While teaching a workshop in December of 2016 in Death Valley with Jim Patterson, we wrapped up our four days instruction with a final sunrise shoot at Zabriskie Point. This area is known not only for the famous features of Manly Beacon and the Manifold, but also for its incredible, tortuous, and twisting badlands. The folds of earth overlap in a mind-bending array of patterns and textures that are heaven for a photographer. After our group took their final frames and we started the short walk back to our cars I came around a bend and noticed sunlight filling up one side of a diagonal canyon. The light, shadow, and reflections made for a stunning scene so I whipped out my telephoto lens and grabbed a quick shot. But when I got home later that night I discovered I had blown the depth of field on the shot and the background was slightly blurry. I needed a redo.

So every time I visited Death Valley in 2017 I shot sunrise at Zabriskie and waited for the light to fill up this canyon the same way. But due to the changing seasons and difference in the sun angle the quality of light was never exactly the same. Until a year later. Again we were leading a workshop in Death Valley, and again our final stop was Zabriskie Point. But this time I was prepared: I knew the light would behave and I made sure I had my camera on my tripod, and the focus and depth of field dialed in exactly how it needed to be. Then it was only a matter of time till the sunlight reflected off the Zabriskie Point Badlands just how I needed it, and I snagged this photo.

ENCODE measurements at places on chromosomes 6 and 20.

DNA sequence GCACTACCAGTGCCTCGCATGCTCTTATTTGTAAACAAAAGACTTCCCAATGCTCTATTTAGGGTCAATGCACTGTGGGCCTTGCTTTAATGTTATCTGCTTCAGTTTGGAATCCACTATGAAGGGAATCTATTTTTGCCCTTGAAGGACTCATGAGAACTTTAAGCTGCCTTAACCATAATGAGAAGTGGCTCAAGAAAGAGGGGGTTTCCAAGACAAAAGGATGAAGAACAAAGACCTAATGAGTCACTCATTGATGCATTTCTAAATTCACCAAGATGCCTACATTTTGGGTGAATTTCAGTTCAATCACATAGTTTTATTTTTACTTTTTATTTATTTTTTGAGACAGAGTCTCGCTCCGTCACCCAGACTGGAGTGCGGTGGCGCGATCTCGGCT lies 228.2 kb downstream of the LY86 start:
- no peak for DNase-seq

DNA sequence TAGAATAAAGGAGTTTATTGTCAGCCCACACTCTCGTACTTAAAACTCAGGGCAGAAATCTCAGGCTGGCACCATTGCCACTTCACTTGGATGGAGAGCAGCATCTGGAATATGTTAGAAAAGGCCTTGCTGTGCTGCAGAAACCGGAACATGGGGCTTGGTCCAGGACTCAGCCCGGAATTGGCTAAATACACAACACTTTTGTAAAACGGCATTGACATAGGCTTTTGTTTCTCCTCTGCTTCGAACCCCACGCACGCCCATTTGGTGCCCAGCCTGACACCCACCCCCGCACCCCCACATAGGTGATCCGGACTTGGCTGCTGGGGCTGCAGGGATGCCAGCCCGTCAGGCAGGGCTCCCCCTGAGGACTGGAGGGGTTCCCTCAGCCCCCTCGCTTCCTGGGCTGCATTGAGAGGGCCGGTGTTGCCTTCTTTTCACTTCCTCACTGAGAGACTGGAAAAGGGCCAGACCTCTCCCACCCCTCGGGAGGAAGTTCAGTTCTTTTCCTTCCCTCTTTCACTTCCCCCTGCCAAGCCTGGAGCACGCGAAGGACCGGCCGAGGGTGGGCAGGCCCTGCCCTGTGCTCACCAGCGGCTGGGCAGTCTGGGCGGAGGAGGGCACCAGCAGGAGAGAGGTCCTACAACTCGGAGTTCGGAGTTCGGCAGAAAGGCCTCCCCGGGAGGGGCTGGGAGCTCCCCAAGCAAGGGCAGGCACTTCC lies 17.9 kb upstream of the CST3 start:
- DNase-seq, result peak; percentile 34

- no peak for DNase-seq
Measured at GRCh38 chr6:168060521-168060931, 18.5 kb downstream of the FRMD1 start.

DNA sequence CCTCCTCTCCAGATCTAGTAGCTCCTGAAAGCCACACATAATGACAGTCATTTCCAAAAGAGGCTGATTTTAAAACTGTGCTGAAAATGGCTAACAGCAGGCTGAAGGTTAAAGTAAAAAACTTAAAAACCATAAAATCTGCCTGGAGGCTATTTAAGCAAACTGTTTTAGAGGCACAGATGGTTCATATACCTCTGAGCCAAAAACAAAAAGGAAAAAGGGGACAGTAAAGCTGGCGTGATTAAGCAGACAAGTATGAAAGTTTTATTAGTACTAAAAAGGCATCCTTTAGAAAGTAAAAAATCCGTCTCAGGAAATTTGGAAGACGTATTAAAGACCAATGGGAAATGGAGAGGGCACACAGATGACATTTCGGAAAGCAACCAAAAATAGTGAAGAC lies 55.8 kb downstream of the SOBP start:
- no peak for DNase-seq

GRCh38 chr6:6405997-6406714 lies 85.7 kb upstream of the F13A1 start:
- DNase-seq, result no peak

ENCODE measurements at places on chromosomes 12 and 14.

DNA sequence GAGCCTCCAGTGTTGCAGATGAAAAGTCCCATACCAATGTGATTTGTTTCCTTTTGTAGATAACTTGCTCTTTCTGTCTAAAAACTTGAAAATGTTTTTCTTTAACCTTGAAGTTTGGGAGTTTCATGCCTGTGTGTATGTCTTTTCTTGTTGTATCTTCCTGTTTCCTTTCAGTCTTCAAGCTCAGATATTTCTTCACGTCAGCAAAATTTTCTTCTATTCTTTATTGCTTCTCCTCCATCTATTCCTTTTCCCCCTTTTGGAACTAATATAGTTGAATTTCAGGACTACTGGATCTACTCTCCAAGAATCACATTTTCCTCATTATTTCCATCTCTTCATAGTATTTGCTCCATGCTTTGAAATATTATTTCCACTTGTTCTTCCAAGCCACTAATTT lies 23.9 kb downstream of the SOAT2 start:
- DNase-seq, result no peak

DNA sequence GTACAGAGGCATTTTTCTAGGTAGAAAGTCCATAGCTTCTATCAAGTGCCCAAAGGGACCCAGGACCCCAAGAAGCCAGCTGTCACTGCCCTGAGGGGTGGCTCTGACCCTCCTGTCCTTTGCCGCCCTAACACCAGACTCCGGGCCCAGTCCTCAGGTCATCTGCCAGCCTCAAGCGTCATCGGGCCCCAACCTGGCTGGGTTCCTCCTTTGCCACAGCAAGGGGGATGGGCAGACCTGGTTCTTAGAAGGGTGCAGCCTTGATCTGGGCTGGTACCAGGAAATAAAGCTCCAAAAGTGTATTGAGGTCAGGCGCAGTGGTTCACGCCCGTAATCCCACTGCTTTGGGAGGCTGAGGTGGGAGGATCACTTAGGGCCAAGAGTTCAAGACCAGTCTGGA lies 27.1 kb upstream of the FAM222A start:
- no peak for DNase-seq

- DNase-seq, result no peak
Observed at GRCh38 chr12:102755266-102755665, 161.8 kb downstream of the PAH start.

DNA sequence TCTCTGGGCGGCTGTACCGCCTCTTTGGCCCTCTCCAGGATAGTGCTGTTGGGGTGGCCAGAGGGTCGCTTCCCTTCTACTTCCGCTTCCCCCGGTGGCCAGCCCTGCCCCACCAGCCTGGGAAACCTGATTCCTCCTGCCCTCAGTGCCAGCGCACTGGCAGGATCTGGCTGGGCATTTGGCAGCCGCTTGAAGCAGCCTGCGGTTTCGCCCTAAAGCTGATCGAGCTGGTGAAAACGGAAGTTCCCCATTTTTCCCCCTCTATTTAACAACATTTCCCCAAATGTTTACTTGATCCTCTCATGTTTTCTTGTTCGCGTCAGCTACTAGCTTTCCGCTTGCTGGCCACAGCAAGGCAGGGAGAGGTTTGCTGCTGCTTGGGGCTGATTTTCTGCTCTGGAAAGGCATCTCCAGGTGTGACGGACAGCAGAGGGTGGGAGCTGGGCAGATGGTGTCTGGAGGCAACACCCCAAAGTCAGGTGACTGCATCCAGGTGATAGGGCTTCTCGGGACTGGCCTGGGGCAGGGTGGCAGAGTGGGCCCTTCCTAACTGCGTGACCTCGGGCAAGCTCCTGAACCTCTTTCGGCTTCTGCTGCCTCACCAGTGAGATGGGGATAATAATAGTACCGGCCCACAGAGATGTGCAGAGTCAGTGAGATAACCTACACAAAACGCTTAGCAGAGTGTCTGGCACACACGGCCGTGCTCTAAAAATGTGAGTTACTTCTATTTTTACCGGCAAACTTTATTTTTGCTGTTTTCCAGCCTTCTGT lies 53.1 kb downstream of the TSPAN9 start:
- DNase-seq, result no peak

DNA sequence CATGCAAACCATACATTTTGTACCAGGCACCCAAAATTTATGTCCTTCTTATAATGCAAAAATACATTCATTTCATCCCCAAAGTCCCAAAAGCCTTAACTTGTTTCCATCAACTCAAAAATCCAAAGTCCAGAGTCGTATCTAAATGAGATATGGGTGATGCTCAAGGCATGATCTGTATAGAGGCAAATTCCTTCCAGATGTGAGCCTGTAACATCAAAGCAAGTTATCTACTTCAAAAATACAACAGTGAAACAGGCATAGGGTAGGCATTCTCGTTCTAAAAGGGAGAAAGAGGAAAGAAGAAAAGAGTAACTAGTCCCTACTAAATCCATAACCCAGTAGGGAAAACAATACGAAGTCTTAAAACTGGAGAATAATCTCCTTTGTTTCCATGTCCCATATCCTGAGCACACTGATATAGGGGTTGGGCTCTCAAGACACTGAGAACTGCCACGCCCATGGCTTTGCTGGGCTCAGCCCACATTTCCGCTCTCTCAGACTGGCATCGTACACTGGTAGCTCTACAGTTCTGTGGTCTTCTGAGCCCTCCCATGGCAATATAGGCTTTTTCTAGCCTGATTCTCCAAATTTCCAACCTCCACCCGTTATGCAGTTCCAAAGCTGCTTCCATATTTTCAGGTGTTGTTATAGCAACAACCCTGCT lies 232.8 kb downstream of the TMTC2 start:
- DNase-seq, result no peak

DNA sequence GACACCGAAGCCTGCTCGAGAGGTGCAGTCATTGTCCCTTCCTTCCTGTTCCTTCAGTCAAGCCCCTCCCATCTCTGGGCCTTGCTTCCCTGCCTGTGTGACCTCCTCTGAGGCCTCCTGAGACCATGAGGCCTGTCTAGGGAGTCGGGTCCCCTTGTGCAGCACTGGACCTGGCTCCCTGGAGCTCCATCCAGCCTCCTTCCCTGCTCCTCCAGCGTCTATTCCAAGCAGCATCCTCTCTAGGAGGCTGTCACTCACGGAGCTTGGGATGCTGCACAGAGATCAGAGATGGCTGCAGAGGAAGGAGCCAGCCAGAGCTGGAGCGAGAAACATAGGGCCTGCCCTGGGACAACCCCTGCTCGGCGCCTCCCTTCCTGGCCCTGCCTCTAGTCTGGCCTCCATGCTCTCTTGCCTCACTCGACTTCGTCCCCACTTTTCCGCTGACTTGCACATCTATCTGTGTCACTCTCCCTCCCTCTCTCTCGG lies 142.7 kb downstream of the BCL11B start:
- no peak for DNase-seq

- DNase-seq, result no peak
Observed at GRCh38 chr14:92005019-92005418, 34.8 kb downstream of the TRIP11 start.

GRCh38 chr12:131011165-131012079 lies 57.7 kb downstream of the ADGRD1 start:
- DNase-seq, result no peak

See more beautiful Death Valley photos here.

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Non-Sequitur

Non-Sequitur

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Behind the Scenes of this Photo


Taken at Isla Incahuasi in the Salar de Uyuni on April 10th, 2017

“This is the weirdest place I’ve ever been.” During the few days I spent in southern Bolivia, this one phrase continually sprang to mind. This is Isla Incahuasi, an island covered with giant cactuses, sitting by itself, surrounded by thousands of square kilometers of salt.

See more beautiful Bolivia photos.

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Pot O’ Golden Sand

Pot O’ Golden Sand

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Behind the Scenes of this Photo